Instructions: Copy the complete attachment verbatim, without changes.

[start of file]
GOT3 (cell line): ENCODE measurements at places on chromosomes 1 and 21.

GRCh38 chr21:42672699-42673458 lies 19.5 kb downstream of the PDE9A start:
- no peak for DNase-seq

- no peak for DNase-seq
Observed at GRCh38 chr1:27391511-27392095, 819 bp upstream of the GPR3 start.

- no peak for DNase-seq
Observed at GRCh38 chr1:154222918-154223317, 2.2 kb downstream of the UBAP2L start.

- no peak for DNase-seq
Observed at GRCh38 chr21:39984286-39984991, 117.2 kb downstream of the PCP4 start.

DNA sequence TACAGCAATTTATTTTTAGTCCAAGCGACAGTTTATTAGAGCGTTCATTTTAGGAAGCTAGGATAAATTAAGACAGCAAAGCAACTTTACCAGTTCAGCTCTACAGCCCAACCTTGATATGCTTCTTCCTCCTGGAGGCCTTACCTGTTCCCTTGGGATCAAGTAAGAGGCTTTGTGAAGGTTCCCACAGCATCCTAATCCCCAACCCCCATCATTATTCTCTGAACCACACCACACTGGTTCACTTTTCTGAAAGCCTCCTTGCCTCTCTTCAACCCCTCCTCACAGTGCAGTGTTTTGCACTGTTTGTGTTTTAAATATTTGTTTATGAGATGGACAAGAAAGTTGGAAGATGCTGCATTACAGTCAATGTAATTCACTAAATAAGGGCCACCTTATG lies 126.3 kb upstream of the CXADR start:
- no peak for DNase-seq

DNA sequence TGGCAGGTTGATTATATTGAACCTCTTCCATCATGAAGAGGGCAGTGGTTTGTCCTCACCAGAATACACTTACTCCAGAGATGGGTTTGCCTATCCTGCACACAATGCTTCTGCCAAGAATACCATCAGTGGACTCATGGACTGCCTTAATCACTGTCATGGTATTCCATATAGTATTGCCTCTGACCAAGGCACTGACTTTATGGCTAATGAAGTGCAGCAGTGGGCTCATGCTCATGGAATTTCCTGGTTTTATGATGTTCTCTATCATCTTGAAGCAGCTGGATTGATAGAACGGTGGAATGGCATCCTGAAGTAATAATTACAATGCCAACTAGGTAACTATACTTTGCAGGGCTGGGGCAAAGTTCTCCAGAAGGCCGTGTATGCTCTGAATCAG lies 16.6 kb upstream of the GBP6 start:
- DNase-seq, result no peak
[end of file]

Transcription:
GOT3 (cell line): ENCODE measurements at places on chromosomes 1 and 21.

GRCh38 chr21:42672699-42673458 lies 19.5 kb downstream of the PDE9A start:
- no peak for DNase-seq

- no peak for DNase-seq
Observed at GRCh38 chr1:27391511-27392095, 819 bp upstream of the GPR3 start.

- no peak for DNase-seq
Observed at GRCh38 chr1:154222918-154223317, 2.2 kb downstream of the UBAP2L start.

- no peak for DNase-seq
Observed at GRCh38 chr21:39984286-39984991, 117.2 kb downstream of the PCP4 start.

DNA sequence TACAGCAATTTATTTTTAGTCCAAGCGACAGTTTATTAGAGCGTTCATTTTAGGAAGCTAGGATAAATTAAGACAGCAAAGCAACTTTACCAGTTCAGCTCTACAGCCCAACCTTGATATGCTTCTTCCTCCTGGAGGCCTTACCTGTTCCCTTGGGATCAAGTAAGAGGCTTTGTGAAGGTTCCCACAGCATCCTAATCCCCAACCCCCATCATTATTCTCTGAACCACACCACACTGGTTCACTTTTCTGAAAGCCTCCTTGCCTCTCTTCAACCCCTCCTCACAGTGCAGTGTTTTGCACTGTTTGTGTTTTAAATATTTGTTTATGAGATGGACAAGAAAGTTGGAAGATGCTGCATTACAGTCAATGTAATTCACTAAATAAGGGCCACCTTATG lies 126.3 kb upstream of the CXADR start:
- no peak for DNase-seq

DNA sequence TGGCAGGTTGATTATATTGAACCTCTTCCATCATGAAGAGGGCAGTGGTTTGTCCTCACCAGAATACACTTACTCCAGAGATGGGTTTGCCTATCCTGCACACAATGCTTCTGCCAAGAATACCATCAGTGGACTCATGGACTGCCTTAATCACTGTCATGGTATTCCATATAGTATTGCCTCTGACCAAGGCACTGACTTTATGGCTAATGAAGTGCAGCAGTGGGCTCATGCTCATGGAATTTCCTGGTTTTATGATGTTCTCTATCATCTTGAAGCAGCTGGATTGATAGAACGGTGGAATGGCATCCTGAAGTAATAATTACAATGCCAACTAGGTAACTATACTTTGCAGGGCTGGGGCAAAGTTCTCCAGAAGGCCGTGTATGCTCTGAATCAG lies 16.6 kb upstream of the GBP6 start:
- DNase-seq, result no peak